He also seemed to be aware of the reputation of Toledo steel. (CL2.417) The form of a sword is a product of its historical context, with specific forms evolving as both technology and method of use change, and certain forms became associated with different cultures. This, Howard recognized very well:
There are almost as many kinds of swords as there are tribes of men.
One rule had held through the ages. The West has always used a straight, thrusting sword, and the East has always used a curved, slashing sword.
At least, the Orient has always used swords that would hack better than they would thrust. The swords have not always been curved.
There are, of course, exceptions. The Tauregs [sic.] use straight-bladed swords, supposedly having adopted them from the Crusaders. (LC 378)
When parsed, Howard is essentially asserting that form follows function, with European swords primarily intended to thrust, while Asian swords were intended primarily to cut (although he points out the Tuareg takoba as an exception). This is not attested to historically—swords in all parts of the world, and in all periods, have seen different abilities to both cut and thrust, with some blades being more specialized in one aspect than another. What Howard recognized is that blades designed primarily for the thrust are straight, to put the power of the blow into the point, and in cases like the United States M1913 cavalry sword, are specialized to the point that cutting ability is compromised. Similarly, more curved blades are generally more specialized for cutting, such as the US M1860 cavalry saber, which concentrates the blow on the edge to bite and slice into the target, but is less effective at thrusting, since the force cannot travel in a straight line to the point. Howard would later expand on this idea in a letter to Lovecraft:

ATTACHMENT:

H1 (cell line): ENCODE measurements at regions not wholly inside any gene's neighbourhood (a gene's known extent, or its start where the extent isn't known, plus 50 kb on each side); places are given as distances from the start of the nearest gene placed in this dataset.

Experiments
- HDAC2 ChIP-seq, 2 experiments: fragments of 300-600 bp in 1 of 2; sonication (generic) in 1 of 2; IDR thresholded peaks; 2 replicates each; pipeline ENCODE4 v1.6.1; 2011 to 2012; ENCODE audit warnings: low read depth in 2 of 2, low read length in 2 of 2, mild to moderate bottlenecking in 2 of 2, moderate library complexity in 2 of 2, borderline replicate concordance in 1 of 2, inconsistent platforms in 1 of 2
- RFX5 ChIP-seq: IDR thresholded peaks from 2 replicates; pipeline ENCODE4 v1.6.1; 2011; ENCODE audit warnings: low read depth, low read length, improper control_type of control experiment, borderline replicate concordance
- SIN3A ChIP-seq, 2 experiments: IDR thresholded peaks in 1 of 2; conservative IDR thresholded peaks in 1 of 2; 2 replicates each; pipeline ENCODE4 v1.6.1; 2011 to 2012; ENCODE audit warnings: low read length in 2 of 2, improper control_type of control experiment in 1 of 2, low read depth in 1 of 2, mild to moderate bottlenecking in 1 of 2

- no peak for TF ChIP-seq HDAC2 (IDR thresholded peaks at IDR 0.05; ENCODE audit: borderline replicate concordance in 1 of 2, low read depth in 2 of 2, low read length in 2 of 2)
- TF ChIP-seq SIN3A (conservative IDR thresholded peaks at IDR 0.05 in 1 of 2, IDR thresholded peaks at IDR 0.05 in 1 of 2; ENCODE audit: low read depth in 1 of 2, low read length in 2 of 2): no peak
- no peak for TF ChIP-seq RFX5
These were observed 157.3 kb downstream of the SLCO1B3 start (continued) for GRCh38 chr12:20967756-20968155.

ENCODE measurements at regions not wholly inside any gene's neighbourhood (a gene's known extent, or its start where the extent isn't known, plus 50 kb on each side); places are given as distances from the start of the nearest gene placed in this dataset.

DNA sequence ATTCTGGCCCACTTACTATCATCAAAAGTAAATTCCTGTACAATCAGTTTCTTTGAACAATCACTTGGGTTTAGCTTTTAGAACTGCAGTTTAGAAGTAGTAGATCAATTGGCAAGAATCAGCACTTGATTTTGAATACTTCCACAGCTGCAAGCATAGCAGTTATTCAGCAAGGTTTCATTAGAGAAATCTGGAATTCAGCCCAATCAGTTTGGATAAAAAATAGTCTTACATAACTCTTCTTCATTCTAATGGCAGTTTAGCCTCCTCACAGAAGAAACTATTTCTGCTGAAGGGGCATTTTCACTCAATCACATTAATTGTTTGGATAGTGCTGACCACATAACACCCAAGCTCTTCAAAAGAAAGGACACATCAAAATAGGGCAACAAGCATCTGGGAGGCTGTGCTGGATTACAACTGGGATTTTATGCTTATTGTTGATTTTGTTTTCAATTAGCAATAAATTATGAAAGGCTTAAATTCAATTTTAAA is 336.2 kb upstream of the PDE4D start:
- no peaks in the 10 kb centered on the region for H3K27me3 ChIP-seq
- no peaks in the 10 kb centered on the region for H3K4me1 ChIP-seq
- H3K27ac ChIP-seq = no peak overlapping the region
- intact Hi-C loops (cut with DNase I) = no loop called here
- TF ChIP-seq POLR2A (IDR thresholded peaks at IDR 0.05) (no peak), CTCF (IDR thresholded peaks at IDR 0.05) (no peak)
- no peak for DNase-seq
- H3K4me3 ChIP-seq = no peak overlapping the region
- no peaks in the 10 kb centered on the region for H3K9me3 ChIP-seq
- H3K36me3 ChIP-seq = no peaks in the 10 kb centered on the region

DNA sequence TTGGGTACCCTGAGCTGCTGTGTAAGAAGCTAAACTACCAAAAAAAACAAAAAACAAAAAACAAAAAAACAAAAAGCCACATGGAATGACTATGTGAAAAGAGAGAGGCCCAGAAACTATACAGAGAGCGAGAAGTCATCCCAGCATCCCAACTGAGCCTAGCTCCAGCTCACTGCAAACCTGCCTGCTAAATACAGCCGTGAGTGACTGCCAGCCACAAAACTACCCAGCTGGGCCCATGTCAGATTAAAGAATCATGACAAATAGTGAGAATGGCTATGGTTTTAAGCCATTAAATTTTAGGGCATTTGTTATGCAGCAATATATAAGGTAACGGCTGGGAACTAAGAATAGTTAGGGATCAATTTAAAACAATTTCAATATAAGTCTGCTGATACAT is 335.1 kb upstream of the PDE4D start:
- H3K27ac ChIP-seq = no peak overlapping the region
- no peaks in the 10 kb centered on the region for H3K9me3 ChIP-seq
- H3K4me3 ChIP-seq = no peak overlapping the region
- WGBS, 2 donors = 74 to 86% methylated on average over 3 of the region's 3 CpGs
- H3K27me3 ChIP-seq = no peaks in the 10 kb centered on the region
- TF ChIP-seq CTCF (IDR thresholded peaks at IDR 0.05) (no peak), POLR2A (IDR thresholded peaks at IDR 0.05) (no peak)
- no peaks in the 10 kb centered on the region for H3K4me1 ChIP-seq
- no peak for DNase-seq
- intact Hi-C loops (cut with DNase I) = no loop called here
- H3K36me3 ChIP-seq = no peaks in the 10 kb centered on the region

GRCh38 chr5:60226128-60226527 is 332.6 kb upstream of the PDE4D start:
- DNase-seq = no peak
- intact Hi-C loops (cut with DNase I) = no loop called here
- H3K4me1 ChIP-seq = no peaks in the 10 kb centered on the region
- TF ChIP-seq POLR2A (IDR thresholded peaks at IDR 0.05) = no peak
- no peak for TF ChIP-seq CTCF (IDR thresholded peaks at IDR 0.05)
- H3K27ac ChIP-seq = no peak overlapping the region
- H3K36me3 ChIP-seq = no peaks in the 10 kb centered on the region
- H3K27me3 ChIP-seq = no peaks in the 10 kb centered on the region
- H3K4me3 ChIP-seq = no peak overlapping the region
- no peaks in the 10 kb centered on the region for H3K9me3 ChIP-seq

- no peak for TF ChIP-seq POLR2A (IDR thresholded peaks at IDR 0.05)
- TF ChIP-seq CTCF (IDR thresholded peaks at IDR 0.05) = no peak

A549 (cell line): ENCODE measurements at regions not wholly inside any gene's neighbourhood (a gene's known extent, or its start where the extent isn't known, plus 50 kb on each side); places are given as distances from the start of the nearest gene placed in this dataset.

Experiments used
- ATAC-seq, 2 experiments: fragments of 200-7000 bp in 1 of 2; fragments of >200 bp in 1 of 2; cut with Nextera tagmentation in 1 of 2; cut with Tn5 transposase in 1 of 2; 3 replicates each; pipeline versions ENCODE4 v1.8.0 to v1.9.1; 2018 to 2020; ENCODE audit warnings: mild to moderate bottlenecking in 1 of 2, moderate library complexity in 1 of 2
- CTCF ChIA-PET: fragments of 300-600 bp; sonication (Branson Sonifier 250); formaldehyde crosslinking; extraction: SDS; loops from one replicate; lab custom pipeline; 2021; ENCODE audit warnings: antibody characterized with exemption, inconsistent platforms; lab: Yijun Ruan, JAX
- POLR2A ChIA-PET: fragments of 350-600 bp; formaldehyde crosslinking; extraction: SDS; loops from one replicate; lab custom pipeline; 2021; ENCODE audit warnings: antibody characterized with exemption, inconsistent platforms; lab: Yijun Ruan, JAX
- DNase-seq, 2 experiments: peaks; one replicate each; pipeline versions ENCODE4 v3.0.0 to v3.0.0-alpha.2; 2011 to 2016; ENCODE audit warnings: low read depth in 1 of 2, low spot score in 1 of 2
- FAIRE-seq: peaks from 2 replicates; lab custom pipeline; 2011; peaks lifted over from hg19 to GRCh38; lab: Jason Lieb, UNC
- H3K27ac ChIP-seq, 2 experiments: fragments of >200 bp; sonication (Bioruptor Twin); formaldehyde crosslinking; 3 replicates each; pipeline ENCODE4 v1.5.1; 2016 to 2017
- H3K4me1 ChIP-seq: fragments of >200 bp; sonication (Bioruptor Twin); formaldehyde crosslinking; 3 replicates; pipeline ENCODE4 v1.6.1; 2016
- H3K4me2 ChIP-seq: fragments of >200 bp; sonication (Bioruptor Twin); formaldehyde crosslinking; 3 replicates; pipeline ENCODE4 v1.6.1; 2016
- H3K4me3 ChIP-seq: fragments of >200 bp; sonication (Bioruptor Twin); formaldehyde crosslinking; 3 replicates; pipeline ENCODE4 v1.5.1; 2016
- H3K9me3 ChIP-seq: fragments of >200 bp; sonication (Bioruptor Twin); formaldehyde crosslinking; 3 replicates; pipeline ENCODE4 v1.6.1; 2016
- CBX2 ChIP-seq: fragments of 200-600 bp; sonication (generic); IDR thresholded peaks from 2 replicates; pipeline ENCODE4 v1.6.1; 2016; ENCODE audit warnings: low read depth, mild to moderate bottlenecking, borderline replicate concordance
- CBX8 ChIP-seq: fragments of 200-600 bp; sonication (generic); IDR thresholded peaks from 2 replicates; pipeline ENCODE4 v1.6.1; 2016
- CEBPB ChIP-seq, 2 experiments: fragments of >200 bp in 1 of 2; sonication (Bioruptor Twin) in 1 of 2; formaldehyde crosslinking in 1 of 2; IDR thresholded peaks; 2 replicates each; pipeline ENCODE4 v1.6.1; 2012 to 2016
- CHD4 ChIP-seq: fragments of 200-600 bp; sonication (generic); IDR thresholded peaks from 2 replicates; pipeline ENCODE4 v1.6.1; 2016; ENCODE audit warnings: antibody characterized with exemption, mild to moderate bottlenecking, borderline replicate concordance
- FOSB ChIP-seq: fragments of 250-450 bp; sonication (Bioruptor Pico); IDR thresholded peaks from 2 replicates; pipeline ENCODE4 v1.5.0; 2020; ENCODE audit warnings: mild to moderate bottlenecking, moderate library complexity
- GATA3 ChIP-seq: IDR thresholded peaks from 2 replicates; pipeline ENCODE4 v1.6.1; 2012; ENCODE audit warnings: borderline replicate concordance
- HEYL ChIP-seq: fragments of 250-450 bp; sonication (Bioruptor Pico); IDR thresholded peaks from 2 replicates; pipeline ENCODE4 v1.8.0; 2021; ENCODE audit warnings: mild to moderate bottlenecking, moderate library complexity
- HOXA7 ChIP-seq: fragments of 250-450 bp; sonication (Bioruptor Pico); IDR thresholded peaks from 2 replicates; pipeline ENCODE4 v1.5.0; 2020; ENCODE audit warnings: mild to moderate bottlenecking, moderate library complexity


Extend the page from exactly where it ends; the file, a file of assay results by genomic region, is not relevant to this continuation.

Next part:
Speaking of the contrast between Nordic and Latin knifeplay: I don’t know whether the slashing habit is an Indian or a Spanish instinct. If Spanish, it may be a survival of Moorish influence. As of course you know, the Oriental nations favor curved blades, and generally slash instead of thrusting. The early Nordic warriors hacked too, but they used straight swords, depending on the weight of the blade and the force of the blow, whereas the Orientals curved the blade to gain the effect. But the early Greeks and the Romans understood the art of thrusting, as witness their short swords. And the rapier was created in the West. I am not prepared to say whether the Spaniards borrowed any ideas or weapons and their use from the Moors, but I will say that Mexican swords are generally more curved than those used by Americans. I noted this recently during a trip to the battlefield of Goliad where Fannin and his men were trapped by the Mexican army. I saw two sabers — a Mexican arm and an American — both of which were used in that battle. The Mexican sword was curved far more than the Texan weapon — in fact, it would be almost impossible to thrust effectively with it. Blade, hilt and guard were all made in one piece of steel, and I could hardly get my hand inside the guard to clutch the hilt; some grandee wielded it, no doubt, some proud don with blue blood and small aristocratic hands — well, I hope he got his before Fannin surrendered, and gasped his life out in the mud of Perdido with a Texas rifle-ball through him. (CL2.234-235, cf.217)